Peggy Wright is coordinator of research instruction at Western Kentucky University, Bowling Green

NOTIS provides the opportunity for comparison, and comparative data allows the library to test the assumptions in the answers to the following questions: Do our library users use the catalog differently from other institutions? How important is the catalog? How does copy cataloging differ from original cataloging? How do libraries handle backlog? How can these backlog files complement the online file?

The crux of the research process, according to Wilson, is the need to understand how ideas get into the system in order to get them out. Those who input data should ask themselves, “Is this data being recorded so that it can be retrieved?” and should think through what users want to retrieve before the input takes place. Finally, Wilson counseled that a wealth of information exists in NOTIS; it is up to each individual to share it with the next person.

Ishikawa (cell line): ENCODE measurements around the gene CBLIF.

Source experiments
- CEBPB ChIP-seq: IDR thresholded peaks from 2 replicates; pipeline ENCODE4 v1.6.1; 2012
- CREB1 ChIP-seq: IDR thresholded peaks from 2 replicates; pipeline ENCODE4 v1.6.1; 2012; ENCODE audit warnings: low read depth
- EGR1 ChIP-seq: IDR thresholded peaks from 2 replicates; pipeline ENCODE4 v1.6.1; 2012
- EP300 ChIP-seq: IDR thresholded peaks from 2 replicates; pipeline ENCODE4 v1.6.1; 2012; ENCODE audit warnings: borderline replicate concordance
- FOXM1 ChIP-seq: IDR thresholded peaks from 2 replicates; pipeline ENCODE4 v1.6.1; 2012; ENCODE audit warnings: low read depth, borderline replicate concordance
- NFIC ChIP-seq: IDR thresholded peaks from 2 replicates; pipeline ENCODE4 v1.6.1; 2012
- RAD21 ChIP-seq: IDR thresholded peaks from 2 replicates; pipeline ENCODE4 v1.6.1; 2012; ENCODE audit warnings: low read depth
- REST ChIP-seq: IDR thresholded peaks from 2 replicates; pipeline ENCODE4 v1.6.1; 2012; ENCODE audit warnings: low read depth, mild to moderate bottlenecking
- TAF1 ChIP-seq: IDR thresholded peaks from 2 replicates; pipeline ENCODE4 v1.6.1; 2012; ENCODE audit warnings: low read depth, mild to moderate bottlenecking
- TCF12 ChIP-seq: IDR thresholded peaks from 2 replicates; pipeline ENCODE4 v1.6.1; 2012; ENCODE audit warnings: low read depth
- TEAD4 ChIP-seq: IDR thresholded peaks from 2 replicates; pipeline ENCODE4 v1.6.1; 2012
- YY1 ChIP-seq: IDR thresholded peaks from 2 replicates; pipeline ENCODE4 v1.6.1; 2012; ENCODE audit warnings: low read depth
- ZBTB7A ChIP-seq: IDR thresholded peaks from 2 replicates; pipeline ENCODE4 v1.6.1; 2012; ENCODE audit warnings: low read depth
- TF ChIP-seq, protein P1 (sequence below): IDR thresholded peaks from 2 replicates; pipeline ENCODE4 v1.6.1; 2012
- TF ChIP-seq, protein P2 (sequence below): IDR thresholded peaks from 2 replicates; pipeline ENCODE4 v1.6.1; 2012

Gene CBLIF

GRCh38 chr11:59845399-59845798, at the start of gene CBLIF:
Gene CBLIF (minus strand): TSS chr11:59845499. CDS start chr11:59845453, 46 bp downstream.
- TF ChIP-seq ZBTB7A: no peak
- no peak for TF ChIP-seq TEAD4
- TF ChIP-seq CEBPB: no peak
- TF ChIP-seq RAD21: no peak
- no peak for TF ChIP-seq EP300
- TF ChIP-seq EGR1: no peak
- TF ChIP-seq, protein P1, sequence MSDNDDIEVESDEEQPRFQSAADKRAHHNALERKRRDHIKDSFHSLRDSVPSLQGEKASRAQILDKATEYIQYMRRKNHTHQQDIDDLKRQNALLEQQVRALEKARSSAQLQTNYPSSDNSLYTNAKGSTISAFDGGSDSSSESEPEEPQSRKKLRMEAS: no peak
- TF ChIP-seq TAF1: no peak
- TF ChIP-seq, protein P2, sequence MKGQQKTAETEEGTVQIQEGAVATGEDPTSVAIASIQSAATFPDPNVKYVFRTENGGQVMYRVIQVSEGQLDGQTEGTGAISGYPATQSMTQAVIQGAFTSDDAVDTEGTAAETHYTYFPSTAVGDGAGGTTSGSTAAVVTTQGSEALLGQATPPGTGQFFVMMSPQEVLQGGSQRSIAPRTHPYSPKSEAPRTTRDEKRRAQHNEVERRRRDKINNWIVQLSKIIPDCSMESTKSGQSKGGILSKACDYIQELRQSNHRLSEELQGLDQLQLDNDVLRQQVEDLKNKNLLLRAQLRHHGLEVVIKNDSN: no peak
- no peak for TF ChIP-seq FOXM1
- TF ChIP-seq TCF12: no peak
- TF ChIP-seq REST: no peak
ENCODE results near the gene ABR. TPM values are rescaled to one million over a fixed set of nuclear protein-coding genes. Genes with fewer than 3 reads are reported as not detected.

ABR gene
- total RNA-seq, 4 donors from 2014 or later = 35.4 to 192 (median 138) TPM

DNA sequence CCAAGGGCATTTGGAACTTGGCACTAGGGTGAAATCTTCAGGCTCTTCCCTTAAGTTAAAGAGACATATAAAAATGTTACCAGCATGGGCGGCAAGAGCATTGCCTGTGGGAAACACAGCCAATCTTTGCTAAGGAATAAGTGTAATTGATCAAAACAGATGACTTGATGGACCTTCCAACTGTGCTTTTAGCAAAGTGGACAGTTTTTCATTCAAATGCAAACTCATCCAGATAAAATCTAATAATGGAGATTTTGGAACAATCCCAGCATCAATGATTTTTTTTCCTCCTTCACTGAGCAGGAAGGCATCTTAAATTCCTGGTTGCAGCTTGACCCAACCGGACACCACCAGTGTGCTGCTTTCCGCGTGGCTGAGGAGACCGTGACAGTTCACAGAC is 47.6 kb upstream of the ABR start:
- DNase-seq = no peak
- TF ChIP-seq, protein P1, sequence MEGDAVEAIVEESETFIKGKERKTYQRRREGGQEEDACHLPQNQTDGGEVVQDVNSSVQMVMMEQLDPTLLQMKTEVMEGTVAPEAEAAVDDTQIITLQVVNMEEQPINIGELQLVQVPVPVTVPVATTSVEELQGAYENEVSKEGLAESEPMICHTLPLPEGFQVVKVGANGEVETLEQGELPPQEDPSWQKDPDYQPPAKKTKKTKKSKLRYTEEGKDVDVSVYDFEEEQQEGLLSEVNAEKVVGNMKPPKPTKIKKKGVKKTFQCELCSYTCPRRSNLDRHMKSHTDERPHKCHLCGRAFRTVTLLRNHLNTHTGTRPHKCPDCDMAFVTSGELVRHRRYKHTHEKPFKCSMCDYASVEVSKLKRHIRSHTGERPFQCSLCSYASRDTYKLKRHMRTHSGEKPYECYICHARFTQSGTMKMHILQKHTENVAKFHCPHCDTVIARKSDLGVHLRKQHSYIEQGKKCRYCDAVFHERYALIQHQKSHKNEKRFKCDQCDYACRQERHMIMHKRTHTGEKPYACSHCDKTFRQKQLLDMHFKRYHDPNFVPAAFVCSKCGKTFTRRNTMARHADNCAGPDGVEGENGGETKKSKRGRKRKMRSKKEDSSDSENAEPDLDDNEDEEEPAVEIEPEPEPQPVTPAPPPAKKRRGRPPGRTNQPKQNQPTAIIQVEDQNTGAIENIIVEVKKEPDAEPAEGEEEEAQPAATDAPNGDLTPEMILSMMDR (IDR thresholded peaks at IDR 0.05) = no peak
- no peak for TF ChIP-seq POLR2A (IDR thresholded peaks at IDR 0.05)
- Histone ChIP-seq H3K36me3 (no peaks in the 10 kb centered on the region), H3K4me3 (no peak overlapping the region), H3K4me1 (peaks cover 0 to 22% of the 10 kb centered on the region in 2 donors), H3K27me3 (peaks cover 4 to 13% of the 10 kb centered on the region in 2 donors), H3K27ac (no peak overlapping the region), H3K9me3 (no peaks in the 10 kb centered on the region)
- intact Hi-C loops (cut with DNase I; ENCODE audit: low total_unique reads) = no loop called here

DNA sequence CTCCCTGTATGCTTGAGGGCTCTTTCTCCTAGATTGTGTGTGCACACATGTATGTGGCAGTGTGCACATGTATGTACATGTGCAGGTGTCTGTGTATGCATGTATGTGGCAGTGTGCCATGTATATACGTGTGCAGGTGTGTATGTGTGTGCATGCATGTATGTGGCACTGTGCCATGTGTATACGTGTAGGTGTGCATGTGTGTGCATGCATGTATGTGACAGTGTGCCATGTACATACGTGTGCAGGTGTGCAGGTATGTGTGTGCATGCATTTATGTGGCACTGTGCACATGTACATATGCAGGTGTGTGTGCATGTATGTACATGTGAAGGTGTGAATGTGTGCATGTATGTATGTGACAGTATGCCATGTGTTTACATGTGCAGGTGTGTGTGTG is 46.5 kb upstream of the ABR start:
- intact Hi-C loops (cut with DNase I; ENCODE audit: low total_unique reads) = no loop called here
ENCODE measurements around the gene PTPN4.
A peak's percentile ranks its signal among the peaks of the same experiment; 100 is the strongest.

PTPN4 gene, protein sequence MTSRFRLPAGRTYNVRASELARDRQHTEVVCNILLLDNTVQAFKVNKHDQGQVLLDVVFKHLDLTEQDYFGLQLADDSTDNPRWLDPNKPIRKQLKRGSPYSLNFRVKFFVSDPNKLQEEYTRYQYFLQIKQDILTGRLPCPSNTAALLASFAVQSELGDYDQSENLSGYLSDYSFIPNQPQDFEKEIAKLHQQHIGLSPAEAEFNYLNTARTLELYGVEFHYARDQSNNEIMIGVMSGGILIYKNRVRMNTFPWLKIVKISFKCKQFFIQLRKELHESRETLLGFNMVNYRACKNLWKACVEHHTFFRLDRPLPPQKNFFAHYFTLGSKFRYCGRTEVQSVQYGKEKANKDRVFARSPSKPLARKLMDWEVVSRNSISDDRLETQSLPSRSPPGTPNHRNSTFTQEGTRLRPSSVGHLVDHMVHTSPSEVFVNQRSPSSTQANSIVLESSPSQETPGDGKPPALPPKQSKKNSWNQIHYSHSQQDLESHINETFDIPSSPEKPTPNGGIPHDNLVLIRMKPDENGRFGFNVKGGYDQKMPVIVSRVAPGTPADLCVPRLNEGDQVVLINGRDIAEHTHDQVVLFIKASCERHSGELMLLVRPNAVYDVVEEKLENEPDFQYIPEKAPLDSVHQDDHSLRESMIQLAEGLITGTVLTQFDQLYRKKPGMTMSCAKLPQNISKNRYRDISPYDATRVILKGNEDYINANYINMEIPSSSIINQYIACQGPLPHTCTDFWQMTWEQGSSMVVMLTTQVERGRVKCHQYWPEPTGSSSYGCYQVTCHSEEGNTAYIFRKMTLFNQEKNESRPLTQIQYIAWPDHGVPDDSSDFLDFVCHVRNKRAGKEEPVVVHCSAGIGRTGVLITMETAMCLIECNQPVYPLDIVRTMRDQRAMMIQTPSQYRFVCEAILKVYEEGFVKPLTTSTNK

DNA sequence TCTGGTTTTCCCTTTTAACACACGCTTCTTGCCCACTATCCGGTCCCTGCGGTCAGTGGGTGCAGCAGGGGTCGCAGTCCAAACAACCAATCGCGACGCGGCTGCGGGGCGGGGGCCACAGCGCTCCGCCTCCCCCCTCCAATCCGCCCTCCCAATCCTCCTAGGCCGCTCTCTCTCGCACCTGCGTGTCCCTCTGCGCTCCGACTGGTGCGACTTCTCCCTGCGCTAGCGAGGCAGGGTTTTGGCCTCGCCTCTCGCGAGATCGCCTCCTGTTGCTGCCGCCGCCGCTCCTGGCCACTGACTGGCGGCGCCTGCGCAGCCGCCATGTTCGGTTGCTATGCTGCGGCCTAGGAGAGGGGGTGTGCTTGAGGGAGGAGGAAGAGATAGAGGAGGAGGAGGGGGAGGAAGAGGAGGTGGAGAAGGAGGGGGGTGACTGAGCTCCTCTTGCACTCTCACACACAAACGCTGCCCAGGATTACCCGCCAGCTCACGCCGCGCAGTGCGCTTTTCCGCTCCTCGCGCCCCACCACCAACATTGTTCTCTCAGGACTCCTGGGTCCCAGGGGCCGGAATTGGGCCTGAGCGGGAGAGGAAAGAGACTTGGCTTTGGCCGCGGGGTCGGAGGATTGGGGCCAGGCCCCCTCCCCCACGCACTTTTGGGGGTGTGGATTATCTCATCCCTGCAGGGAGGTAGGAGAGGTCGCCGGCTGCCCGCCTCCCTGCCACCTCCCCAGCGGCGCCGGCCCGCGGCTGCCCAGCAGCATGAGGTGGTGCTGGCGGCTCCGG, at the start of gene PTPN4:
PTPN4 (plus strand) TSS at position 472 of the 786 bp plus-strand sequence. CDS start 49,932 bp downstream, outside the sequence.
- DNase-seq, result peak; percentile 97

Writing for journals

The last presentation for the morning featured KLA Journal editors Gwen Snodgrass and Carmen Embry, who made witty observations and valuable suggestions for good writing. They advised their listeners to select topics that relate to their expertise and interests, to conduct extensive literature searches to determine what already has been published on the topics, and to brainstorm with colleagues about writing ideas. If a project requires additional skills, engage the talents of an expert rather than waste time and energy struggling with an unfamiliar discipline.